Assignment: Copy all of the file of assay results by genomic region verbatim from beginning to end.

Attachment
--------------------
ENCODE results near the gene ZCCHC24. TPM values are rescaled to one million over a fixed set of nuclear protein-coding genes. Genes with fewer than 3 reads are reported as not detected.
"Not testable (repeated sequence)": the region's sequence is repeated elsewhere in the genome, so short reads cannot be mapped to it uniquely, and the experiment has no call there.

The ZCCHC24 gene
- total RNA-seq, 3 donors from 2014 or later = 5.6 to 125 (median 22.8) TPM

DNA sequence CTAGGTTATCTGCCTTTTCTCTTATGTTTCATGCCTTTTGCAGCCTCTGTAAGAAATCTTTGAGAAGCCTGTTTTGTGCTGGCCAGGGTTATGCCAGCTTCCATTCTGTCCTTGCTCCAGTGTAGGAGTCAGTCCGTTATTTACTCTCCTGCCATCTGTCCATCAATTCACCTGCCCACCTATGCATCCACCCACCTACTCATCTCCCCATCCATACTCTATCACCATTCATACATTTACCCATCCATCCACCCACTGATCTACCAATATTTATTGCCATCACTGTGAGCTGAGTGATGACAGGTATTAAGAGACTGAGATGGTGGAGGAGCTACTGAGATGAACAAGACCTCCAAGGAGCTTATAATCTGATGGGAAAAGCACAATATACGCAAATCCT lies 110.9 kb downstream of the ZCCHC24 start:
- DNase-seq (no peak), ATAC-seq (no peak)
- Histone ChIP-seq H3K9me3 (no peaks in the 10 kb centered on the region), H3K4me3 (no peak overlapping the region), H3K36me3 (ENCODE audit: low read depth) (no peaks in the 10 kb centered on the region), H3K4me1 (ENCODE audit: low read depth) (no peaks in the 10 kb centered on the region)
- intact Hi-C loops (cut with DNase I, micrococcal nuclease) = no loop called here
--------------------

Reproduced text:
ENCODE results near the gene ZCCHC24. TPM values are rescaled to one million over a fixed set of nuclear protein-coding genes. Genes with fewer than 3 reads are reported as not detected.
"Not testable (repeated sequence)": the region's sequence is repeated elsewhere in the genome, so short reads cannot be mapped to it uniquely, and the experiment has no call there.

The ZCCHC24 gene
- total RNA-seq, 3 donors from 2014 or later = 5.6 to 125 (median 22.8) TPM

DNA sequence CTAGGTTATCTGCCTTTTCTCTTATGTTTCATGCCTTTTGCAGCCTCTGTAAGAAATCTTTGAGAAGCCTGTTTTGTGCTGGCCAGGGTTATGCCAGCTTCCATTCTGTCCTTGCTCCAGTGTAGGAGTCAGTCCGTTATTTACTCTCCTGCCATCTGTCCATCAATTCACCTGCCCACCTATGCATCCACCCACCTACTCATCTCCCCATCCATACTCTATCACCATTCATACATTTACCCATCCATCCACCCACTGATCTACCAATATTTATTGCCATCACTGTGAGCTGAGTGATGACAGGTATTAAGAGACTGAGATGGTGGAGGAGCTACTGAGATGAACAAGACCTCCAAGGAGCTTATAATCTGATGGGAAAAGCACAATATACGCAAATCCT lies 110.9 kb downstream of the ZCCHC24 start:
- DNase-seq (no peak), ATAC-seq (no peak)
- Histone ChIP-seq H3K9me3 (no peaks in the 10 kb centered on the region), H3K4me3 (no peak overlapping the region), H3K36me3 (ENCODE audit: low read depth) (no peaks in the 10 kb centered on the region), H3K4me1 (ENCODE audit: low read depth) (no peaks in the 10 kb centered on the region)
- intact Hi-C loops (cut with DNase I, micrococcal nuclease) = no loop called here